Taking back Milwaukee – one foreclosure at a time
There are nearly 2,200 foreclosed homes in Milwaukee according to city records; about 90 of them are in the roughly one square mile that makes up the Lindsay Heights neighborhood on Milwaukee’s north side. However, one area resident is working to change that.
Joe Dahl, a 30-year-old MBA student at UW-Milwaukee’s Lubar School of Business, has been investing in real estate for 10 years. Recently, he’s begun buying and rehabbing some of the foreclosed properties in his neighborhood.
Dahl says he does it not only because it’s good for the community, but because it’s good business for his company, Milwaukee Metro Management, which also manages properties owned by other investors.
“Obviously, I don’t buy these houses to lose money,” said Dahl while finishing work on his latest purchase, a 12-year-old single family house near North Avenue. “But I’m in a position to do something. I don’t have to watch and wait.”
Lindsay Heights –which runs along Interstate 43 on the east to 20th Street on the west, and south to Walnut — has seen more than its share of vacant homes thanks to the foreclosure crisis. Vacant properties tend to attract thieves, vandals, and squatters and provide cover for drug use and other illicit activities. According to city data from 2010, the area reported higher-than-average occurrences of burglary, arson and criminal damage to property.
“This place is only 12 years old, and I had to replace the roof,” said Dahl. The walls had also been badly damaged by vandals, and much of the copper plumbing had been stolen. In addition to the purchase price, Dahl says he’s spent about $30,000 repairing the house. For the first time, he’s participating in the City of Milwaukee’s Neighborhood Stabilization Program (NSP), which will reimburse him for half of that sum.
“Our top priority is to return as many people as possible to homeowner-occupied housing,” said Suzanne Dennik, who contracts with the city to administer the program. “But we also have a program for investors.”
Dennik said the vetting process for investors requires a track record as a responsible landlord with zero code violations on current properties. Inexperienced investors must complete a landlord training class, offered by the Department of Neighborhood Services, in order to be eligible for NSP funds.
NSP loans can only be used on foreclosed properties, and investors must sign binding covenants which stipulate affordable rents and income guidelines for renters for periods of five or 10 years, depending on the amount of the loan. The loans can be forgiven once the covenant has been completed.
Dahl said the conditions attached to the funding don’t interfere with his business plan.
“Honestly, I’d rather have a tenant who pays, say, $900 a month and is stable, someone who’s an asset, than someone who’d pay $1200 but causes problems.” Dahl also said that while he’s sold houses during his investment career, he’s never made short-term investments in real estate.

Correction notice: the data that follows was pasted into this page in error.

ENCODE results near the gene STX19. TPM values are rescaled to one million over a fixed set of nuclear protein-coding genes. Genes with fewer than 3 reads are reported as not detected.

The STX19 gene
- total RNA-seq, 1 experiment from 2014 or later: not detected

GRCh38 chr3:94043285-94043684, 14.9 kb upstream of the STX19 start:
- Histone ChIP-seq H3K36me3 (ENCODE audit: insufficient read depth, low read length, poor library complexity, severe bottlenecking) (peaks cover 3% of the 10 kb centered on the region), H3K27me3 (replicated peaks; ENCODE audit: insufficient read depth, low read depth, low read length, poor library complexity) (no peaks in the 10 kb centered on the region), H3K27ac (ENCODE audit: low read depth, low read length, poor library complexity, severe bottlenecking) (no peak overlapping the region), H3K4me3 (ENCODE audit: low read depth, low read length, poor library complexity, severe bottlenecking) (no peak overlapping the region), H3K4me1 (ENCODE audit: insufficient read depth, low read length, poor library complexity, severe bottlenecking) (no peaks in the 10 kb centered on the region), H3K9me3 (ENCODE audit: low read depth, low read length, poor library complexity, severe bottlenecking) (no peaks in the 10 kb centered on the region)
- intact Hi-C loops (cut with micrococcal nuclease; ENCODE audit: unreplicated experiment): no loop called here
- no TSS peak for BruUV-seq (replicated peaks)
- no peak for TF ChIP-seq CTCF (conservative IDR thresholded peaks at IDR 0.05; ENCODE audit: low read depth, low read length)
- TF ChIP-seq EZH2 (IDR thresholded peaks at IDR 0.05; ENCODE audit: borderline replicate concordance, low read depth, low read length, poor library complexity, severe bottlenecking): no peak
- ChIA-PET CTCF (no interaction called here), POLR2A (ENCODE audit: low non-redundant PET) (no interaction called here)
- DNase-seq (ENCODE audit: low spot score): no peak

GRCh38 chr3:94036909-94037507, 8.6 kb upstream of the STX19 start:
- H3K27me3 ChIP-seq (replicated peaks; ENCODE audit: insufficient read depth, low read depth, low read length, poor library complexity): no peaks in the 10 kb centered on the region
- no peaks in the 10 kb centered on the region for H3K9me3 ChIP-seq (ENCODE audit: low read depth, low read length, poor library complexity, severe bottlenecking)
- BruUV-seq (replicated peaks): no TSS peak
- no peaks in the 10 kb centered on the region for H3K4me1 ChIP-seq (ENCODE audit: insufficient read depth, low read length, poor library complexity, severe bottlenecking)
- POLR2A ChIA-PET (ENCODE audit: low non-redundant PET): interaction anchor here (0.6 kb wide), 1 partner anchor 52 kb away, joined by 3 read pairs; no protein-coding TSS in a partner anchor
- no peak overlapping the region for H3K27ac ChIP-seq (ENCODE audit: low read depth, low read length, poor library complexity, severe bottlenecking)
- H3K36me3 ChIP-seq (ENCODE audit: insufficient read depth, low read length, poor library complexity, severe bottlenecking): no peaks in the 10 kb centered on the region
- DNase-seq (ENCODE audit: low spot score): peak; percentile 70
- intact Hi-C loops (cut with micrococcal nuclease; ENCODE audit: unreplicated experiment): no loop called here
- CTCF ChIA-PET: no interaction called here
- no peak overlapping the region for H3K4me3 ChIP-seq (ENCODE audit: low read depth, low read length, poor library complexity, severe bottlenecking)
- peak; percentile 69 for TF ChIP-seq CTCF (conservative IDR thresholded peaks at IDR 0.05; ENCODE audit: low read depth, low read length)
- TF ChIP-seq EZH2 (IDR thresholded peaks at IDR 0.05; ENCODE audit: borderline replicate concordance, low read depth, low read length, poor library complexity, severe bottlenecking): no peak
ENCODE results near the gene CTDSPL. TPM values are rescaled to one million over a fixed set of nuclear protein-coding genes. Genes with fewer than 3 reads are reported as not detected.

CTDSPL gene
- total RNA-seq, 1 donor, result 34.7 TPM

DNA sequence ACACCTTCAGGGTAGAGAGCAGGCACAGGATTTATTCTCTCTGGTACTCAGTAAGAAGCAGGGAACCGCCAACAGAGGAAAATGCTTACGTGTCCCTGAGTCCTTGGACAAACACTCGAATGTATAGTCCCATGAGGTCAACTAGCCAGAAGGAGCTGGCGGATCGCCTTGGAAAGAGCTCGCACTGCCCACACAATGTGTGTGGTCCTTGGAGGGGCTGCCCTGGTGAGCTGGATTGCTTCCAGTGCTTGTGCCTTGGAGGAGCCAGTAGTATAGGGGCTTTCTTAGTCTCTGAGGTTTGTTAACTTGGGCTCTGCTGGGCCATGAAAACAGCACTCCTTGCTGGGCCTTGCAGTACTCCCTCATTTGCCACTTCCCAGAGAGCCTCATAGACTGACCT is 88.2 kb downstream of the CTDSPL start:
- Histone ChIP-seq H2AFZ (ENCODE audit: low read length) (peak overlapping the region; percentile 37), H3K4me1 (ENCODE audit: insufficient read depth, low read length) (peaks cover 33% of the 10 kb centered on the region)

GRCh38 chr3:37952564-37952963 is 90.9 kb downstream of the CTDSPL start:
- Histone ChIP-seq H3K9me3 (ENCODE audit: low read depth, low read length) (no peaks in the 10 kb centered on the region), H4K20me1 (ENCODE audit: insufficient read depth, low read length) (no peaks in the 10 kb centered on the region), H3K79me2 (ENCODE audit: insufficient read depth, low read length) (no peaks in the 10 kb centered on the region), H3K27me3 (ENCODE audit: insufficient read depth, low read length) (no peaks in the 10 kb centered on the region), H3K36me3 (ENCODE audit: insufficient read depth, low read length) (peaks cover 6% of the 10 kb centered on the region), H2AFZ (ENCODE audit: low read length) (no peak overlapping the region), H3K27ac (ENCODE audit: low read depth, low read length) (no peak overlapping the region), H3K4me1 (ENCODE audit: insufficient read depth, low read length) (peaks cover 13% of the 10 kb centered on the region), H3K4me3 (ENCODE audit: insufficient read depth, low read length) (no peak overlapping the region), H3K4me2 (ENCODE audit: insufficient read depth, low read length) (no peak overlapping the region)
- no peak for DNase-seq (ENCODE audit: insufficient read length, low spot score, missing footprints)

“I’m not a flipper — I don’t buy anything I don’t want to own for the long term.”
“They keep saying I’m moving too fast,” Dahl said of the city inspectors monitoring his progress, “but I can’t have this place sitting here empty. What if it gets vandalized again?” He pointed out that the house sits across the street from a vacant commercial property, and said thieves could get in and take a hot water heater in as little as 10 minutes.
“Who’s watching at 3 a.m.?”
Dahl started work on this property in late November, and will be finished in time for tenants to move in Feb. 1.
Obie Blunt, a plumber who works for Milwaukee Metro Management, also rents one of Dahl’s houses just across the back yard from this latest purchase.
“I’ve been here about two years,” said Blunt. “I had been living around the corner, but I love it here because I’ve got a lot of space, and I need that because I kind of have a big family.”
Blunt recently had to call the fire department when he smelled smoke coming from the vacant foreclosed property next door after squatters started a fire. The bank-owned property isn’t technically on the market yet, and the second-story windows had to be removed to put out the fire. Ground-floor entrances are covered by sheets of dark green DNS plywood.
Dahl counts himself lucky that Blunt noticed the fire before it could spread, and that he hopes the property doesn’t sit empty much longer.
“If it’s still vacant in spring,” he says, “I guarantee somebody else will get in there.”
After he completes his MBA this spring, Dahl plans to continue working for himself, and to continue investing in Lindsay Heights.
“I live here, I’m vested here, and I don’t plan on moving anytime soon.”